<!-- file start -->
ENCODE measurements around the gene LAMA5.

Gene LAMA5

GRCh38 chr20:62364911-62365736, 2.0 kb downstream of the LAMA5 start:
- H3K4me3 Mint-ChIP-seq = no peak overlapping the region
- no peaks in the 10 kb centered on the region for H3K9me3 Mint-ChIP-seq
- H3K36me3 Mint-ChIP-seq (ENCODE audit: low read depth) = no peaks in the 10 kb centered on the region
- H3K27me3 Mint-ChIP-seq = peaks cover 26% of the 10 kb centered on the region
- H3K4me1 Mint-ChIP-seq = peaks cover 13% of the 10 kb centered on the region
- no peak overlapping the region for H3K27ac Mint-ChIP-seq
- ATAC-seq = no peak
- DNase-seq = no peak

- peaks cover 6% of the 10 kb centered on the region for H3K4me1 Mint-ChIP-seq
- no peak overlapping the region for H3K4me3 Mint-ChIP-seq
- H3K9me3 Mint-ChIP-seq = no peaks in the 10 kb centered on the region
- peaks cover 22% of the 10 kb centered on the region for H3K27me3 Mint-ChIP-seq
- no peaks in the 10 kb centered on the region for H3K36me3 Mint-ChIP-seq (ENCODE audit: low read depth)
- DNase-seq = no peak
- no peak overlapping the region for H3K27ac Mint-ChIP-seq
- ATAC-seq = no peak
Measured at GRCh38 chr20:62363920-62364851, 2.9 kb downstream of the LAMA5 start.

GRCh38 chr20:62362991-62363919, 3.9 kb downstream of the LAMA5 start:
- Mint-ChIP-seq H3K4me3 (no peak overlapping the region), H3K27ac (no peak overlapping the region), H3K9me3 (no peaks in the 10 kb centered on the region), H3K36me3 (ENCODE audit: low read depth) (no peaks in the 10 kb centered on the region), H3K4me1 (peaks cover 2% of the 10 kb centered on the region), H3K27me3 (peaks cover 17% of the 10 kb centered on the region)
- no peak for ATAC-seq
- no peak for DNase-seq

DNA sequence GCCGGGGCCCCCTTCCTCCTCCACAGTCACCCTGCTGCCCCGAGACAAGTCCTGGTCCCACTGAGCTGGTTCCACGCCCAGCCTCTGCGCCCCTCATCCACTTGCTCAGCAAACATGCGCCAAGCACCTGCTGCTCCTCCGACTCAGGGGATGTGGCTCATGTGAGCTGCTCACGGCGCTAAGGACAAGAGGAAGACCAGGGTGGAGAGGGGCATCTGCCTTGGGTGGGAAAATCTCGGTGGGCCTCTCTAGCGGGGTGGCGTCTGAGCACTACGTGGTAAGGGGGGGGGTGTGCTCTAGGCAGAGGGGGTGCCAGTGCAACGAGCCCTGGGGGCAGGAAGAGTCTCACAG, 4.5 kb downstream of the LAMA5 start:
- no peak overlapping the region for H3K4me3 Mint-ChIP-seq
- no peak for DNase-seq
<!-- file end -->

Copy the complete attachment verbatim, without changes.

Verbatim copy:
ENCODE measurements around the gene LAMA5.

Gene LAMA5

GRCh38 chr20:62364911-62365736, 2.0 kb downstream of the LAMA5 start:
- H3K4me3 Mint-ChIP-seq = no peak overlapping the region
- no peaks in the 10 kb centered on the region for H3K9me3 Mint-ChIP-seq
- H3K36me3 Mint-ChIP-seq (ENCODE audit: low read depth) = no peaks in the 10 kb centered on the region
- H3K27me3 Mint-ChIP-seq = peaks cover 26% of the 10 kb centered on the region
- H3K4me1 Mint-ChIP-seq = peaks cover 13% of the 10 kb centered on the region
- no peak overlapping the region for H3K27ac Mint-ChIP-seq
- ATAC-seq = no peak
- DNase-seq = no peak

- peaks cover 6% of the 10 kb centered on the region for H3K4me1 Mint-ChIP-seq
- no peak overlapping the region for H3K4me3 Mint-ChIP-seq
- H3K9me3 Mint-ChIP-seq = no peaks in the 10 kb centered on the region
- peaks cover 22% of the 10 kb centered on the region for H3K27me3 Mint-ChIP-seq
- no peaks in the 10 kb centered on the region for H3K36me3 Mint-ChIP-seq (ENCODE audit: low read depth)
- DNase-seq = no peak
- no peak overlapping the region for H3K27ac Mint-ChIP-seq
- ATAC-seq = no peak
Measured at GRCh38 chr20:62363920-62364851, 2.9 kb downstream of the LAMA5 start.

GRCh38 chr20:62362991-62363919, 3.9 kb downstream of the LAMA5 start:
- Mint-ChIP-seq H3K4me3 (no peak overlapping the region), H3K27ac (no peak overlapping the region), H3K9me3 (no peaks in the 10 kb centered on the region), H3K36me3 (ENCODE audit: low read depth) (no peaks in the 10 kb centered on the region), H3K4me1 (peaks cover 2% of the 10 kb centered on the region), H3K27me3 (peaks cover 17% of the 10 kb centered on the region)
- no peak for ATAC-seq
- no peak for DNase-seq

DNA sequence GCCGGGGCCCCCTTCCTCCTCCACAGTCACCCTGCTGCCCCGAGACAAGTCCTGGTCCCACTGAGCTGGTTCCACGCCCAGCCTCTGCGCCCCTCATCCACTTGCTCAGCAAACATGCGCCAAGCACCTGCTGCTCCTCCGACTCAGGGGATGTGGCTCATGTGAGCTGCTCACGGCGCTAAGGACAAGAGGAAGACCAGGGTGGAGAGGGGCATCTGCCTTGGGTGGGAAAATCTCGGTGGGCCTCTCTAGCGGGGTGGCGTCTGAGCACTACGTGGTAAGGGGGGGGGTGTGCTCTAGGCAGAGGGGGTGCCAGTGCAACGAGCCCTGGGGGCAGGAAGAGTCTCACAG, 4.5 kb downstream of the LAMA5 start:
- no peak overlapping the region for H3K4me3 Mint-ChIP-seq
- no peak for DNase-seq